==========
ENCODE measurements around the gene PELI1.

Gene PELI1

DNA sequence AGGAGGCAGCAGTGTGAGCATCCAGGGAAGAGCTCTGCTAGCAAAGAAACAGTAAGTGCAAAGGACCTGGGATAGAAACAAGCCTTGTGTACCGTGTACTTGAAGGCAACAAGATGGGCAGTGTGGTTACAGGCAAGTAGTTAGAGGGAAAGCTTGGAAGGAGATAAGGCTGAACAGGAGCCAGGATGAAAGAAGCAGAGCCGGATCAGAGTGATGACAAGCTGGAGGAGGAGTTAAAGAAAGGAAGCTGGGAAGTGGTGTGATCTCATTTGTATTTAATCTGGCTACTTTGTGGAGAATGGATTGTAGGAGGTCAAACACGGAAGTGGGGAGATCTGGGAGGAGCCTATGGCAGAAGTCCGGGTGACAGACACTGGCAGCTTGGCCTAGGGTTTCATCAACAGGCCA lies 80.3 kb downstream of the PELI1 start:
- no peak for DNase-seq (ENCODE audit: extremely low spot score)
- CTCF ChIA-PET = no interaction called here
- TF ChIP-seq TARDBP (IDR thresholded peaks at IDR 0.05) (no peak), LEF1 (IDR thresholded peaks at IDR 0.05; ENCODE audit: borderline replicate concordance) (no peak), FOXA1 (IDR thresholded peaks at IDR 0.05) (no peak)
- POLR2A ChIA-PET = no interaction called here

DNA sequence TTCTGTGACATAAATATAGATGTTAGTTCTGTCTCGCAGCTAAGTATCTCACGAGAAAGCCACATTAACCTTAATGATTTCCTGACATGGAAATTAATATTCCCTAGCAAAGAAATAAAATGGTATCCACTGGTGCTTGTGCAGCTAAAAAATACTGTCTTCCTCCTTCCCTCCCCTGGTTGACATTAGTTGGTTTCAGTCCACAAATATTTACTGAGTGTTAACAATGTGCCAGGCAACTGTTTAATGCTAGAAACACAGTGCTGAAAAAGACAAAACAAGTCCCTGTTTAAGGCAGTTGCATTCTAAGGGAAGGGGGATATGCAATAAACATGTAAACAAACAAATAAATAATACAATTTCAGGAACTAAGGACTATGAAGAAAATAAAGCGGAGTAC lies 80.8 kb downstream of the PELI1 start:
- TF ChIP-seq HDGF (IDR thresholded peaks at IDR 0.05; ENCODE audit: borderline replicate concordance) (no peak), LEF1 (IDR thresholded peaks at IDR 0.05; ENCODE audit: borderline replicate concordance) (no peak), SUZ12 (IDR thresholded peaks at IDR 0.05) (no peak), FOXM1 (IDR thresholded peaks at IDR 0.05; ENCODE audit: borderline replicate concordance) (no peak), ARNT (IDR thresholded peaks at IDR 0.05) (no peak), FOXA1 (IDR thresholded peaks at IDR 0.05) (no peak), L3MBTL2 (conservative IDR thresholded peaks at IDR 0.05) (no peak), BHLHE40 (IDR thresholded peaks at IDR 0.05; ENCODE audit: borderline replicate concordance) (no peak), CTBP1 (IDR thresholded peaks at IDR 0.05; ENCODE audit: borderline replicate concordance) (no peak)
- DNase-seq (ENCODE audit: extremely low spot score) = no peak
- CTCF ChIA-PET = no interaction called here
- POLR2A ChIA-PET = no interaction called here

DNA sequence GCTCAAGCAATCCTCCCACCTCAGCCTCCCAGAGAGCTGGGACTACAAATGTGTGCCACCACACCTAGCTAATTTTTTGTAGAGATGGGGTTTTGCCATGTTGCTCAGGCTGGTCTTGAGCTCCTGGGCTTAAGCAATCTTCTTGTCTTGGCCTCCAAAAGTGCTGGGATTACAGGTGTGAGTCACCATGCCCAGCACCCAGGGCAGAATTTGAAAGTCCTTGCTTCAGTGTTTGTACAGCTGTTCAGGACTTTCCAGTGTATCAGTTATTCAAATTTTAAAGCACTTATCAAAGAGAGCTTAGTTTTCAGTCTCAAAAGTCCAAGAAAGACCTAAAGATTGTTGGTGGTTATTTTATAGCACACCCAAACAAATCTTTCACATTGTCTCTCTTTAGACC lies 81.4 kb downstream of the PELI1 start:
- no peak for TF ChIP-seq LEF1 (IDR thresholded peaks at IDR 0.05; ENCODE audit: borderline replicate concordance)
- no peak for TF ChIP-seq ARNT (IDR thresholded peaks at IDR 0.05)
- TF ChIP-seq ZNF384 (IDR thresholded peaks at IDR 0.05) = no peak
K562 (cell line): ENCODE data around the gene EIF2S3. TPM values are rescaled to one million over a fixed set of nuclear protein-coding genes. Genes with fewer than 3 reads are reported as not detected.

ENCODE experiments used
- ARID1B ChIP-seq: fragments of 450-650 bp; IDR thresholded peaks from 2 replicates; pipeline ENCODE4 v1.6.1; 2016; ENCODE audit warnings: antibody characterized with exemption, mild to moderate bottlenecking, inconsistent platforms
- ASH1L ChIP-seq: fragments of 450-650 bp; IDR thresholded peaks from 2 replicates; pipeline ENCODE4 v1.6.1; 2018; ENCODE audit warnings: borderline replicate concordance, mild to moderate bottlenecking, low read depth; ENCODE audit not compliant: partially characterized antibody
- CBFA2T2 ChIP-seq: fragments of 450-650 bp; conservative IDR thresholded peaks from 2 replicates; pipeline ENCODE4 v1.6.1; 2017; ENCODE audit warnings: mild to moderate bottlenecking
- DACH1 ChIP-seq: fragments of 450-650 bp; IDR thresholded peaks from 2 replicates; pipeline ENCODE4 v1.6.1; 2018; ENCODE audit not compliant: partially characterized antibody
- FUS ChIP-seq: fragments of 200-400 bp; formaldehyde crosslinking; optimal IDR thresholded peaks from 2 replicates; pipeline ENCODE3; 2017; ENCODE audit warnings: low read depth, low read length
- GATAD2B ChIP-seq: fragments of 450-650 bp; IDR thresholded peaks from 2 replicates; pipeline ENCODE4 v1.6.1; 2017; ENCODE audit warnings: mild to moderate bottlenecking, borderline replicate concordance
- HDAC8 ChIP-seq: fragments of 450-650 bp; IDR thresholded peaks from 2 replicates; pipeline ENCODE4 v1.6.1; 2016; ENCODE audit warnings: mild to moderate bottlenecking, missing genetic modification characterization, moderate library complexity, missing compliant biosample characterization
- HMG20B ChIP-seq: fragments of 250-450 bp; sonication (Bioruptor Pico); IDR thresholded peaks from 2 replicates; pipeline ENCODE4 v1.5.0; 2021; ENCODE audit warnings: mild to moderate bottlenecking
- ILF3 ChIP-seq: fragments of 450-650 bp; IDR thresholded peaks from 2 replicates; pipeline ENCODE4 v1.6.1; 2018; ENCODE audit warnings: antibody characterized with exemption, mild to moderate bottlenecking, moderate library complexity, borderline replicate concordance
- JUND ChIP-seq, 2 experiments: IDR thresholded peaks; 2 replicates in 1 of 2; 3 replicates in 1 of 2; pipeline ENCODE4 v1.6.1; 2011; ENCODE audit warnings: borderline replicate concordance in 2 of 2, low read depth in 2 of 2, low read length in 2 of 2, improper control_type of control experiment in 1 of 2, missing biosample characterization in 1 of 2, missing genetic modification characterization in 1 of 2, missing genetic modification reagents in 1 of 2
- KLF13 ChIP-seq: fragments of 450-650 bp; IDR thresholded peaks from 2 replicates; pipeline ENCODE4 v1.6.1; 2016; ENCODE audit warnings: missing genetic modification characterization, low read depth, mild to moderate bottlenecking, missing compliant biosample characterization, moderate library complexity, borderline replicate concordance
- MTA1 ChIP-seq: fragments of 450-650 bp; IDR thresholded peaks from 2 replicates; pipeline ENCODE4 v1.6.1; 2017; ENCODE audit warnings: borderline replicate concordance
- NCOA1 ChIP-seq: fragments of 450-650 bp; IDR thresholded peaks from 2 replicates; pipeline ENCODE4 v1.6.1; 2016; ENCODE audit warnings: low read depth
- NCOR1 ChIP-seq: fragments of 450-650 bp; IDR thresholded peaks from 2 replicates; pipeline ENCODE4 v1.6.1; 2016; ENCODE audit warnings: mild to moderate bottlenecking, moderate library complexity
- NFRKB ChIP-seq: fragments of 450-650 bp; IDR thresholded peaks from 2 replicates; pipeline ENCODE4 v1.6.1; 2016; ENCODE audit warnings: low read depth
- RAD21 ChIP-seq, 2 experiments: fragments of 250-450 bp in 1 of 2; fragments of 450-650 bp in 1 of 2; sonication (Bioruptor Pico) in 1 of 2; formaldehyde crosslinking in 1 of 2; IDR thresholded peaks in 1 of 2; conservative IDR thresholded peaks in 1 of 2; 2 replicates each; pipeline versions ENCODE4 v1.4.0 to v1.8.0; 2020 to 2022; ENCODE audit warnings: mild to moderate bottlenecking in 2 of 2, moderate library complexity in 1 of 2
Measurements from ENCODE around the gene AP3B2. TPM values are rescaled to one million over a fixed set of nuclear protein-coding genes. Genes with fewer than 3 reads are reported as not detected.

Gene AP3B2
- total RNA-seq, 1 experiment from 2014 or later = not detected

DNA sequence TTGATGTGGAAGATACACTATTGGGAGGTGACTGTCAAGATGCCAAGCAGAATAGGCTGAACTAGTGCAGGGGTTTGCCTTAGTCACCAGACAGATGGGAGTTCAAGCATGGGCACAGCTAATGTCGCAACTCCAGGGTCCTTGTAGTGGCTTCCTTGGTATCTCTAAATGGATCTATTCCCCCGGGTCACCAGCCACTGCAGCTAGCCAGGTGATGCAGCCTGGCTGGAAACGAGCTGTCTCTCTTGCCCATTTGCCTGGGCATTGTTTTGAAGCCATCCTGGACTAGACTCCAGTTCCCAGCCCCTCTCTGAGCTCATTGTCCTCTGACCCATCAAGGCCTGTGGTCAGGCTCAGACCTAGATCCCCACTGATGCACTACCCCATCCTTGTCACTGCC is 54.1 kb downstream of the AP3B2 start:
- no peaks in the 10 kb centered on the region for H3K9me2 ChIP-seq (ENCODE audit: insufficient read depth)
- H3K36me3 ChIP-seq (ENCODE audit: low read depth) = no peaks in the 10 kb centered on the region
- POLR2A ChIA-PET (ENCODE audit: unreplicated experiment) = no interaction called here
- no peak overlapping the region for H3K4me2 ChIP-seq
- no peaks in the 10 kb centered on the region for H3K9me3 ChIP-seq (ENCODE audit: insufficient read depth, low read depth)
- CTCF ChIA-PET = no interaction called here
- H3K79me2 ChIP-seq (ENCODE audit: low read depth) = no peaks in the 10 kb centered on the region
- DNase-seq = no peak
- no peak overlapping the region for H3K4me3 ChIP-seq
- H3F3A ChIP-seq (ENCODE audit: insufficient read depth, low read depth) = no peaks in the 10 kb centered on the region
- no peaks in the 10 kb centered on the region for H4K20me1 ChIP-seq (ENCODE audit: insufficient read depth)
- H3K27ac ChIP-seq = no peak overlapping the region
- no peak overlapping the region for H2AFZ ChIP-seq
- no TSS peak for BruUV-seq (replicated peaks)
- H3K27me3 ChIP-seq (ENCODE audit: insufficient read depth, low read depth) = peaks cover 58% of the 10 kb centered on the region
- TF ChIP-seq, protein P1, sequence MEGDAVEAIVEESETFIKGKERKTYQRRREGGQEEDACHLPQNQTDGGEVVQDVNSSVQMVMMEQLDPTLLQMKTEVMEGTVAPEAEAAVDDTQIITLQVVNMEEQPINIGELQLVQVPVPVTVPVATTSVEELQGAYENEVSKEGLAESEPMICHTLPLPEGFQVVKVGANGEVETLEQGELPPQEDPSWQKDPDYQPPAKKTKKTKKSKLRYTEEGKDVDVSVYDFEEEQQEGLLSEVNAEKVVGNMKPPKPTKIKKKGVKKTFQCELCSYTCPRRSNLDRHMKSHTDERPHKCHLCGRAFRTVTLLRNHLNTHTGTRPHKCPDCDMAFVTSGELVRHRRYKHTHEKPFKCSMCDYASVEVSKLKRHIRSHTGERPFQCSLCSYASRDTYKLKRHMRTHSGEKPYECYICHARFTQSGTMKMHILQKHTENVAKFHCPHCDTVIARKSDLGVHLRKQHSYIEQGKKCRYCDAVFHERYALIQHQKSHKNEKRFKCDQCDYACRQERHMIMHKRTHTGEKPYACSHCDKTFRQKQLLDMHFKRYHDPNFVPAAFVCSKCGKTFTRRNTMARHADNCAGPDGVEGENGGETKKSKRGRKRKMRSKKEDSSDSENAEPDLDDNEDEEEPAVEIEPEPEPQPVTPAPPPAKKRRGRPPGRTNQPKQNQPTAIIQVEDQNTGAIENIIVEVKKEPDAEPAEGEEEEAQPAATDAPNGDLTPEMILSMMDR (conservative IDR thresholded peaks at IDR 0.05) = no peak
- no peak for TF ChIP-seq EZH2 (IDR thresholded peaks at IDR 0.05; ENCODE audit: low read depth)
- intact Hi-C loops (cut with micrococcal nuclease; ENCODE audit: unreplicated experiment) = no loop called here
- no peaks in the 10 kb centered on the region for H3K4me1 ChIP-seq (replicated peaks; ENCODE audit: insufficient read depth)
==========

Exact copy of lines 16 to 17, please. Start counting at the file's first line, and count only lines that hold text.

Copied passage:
- TF ChIP-seq ZNF384 (IDR thresholded peaks at IDR 0.05) = no peak
K562 (cell line): ENCODE data around the gene EIF2S3. TPM values are rescaled to one million over a fixed set of nuclear protein-coding genes. Genes with fewer than 3 reads are reported as not detected.